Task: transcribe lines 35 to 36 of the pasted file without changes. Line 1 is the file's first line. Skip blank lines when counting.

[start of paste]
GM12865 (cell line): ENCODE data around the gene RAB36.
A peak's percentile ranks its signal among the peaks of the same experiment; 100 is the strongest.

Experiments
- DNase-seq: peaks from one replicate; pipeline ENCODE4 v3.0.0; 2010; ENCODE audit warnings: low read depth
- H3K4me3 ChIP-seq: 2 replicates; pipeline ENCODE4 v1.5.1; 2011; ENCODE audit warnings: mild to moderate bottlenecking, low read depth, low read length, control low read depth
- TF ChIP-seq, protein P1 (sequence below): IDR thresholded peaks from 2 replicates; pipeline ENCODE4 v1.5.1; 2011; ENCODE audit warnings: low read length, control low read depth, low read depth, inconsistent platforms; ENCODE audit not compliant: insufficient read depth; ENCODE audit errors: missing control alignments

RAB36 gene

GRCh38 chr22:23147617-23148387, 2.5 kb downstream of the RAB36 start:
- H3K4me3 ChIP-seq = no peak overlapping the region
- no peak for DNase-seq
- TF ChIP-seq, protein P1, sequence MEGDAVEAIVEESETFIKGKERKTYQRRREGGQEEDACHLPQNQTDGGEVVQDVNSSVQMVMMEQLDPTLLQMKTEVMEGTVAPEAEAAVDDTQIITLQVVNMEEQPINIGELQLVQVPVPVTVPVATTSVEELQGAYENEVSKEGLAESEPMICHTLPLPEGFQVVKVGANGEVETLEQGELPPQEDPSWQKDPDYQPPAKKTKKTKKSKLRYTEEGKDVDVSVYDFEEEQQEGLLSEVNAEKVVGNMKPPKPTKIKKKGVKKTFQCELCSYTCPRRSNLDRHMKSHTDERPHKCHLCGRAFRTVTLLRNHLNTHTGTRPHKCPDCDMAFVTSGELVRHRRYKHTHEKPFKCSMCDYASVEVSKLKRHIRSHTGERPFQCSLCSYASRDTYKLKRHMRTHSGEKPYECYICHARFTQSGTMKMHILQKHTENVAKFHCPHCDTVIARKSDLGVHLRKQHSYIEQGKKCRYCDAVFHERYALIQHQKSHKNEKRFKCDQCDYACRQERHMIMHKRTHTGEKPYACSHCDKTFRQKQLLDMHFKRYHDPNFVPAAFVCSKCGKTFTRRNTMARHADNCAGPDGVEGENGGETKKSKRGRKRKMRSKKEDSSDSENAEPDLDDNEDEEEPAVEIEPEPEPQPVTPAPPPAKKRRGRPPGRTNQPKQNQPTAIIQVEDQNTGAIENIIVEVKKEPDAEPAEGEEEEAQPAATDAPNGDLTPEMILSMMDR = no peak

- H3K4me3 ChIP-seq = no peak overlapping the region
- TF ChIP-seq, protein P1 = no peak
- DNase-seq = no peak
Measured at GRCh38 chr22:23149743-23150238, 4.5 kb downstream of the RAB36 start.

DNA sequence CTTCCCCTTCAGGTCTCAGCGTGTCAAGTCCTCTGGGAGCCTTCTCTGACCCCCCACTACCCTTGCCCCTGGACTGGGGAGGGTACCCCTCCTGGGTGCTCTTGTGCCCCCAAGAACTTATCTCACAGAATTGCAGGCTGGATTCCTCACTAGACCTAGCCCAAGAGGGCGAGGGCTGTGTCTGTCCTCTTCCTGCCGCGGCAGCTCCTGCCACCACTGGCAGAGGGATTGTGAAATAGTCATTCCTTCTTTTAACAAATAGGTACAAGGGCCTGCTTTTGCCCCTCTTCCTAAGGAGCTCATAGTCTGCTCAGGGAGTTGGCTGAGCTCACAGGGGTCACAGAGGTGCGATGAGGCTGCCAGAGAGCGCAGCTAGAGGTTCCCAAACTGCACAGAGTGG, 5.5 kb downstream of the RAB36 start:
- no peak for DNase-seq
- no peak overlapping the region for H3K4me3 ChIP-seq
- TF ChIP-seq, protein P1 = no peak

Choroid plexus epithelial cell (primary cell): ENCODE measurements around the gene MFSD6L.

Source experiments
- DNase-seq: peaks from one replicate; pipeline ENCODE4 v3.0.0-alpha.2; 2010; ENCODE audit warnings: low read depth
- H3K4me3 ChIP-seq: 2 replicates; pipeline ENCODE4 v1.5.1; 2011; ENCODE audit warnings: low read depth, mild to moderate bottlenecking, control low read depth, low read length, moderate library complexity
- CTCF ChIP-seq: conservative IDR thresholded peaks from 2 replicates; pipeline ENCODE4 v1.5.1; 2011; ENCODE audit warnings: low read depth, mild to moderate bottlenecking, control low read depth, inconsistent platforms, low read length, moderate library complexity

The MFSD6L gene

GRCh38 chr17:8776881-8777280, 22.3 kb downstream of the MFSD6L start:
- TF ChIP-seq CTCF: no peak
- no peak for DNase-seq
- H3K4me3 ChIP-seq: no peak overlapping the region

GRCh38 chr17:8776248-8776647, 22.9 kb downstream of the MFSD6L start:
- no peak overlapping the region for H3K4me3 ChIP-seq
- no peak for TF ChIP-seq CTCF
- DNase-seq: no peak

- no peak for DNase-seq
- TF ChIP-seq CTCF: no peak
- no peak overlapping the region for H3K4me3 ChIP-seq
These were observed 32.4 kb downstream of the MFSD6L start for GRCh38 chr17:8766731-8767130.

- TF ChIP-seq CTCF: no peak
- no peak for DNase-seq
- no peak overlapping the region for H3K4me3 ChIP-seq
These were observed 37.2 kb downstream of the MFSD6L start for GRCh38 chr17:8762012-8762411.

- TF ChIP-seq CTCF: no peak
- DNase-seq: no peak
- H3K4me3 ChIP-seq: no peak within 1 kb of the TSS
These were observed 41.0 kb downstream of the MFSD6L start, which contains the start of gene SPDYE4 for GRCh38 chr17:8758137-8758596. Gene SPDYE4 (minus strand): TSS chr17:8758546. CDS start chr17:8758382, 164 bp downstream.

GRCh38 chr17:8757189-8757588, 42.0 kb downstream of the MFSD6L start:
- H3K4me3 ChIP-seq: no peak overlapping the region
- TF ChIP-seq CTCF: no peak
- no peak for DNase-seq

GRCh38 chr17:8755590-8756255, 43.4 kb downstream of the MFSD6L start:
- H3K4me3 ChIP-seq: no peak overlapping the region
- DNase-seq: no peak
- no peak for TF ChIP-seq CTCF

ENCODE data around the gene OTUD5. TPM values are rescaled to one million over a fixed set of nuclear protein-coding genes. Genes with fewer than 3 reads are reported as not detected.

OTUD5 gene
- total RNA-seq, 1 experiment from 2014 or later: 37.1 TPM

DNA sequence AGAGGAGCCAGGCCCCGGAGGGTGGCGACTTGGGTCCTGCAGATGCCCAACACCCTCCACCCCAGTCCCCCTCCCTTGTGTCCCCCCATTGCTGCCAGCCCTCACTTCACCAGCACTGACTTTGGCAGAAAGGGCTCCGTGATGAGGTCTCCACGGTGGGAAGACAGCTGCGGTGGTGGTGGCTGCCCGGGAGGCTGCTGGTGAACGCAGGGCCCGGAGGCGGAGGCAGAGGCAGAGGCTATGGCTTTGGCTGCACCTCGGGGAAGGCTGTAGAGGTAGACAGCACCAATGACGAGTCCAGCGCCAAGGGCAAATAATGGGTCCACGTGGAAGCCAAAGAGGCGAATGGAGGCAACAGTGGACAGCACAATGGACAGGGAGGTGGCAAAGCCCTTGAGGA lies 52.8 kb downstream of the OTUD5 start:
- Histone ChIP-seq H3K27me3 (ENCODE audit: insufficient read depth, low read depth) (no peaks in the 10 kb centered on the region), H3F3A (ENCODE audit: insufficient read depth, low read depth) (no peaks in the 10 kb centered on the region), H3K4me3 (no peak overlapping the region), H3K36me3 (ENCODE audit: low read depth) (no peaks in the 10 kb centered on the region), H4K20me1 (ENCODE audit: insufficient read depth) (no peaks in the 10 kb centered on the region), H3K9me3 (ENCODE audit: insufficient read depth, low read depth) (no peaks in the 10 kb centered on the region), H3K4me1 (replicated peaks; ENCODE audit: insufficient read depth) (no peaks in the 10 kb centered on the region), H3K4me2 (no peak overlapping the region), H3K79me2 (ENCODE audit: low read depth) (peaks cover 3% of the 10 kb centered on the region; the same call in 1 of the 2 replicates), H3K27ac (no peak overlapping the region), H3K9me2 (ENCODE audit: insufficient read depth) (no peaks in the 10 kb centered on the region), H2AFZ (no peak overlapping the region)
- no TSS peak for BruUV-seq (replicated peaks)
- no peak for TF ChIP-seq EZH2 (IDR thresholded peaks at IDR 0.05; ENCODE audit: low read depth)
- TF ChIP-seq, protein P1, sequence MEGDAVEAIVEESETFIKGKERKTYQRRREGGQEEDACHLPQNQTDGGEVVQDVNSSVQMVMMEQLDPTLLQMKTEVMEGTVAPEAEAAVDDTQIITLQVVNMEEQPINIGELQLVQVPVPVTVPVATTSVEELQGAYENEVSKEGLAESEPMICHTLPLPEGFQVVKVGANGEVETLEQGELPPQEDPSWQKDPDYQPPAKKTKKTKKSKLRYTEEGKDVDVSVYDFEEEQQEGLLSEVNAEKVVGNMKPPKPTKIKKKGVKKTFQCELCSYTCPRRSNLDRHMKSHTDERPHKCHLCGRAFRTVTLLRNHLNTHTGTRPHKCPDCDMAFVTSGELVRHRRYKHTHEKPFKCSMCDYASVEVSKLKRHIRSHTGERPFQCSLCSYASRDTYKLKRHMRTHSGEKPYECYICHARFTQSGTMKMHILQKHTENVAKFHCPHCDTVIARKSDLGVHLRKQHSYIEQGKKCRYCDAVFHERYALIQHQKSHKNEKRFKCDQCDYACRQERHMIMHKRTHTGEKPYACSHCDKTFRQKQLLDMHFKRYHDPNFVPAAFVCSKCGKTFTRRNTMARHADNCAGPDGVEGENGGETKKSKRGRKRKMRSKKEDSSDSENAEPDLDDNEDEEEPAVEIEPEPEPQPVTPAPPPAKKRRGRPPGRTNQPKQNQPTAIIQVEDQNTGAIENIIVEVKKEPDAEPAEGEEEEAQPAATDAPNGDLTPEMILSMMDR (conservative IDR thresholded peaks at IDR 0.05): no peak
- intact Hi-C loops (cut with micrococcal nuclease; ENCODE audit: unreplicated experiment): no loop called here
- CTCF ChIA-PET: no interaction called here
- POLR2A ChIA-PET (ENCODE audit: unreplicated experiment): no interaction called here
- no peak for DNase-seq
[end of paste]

- TF ChIP-seq CTCF: no peak
- no peak overlapping the region for H3K4me3 ChIP-seq